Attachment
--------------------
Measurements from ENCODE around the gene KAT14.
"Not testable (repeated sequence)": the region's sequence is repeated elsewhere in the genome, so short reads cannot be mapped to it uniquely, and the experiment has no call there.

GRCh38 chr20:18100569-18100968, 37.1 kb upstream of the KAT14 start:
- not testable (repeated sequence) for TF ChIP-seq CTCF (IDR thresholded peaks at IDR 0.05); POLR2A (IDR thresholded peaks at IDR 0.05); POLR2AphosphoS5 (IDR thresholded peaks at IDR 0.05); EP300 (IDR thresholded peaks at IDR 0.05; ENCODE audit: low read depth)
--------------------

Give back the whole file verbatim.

Measurements from ENCODE around the gene KAT14.
"Not testable (repeated sequence)": the region's sequence is repeated elsewhere in the genome, so short reads cannot be mapped to it uniquely, and the experiment has no call there.

GRCh38 chr20:18100569-18100968, 37.1 kb upstream of the KAT14 start:
- not testable (repeated sequence) for TF ChIP-seq CTCF (IDR thresholded peaks at IDR 0.05); POLR2A (IDR thresholded peaks at IDR 0.05); POLR2AphosphoS5 (IDR thresholded peaks at IDR 0.05); EP300 (IDR thresholded peaks at IDR 0.05; ENCODE audit: low read depth)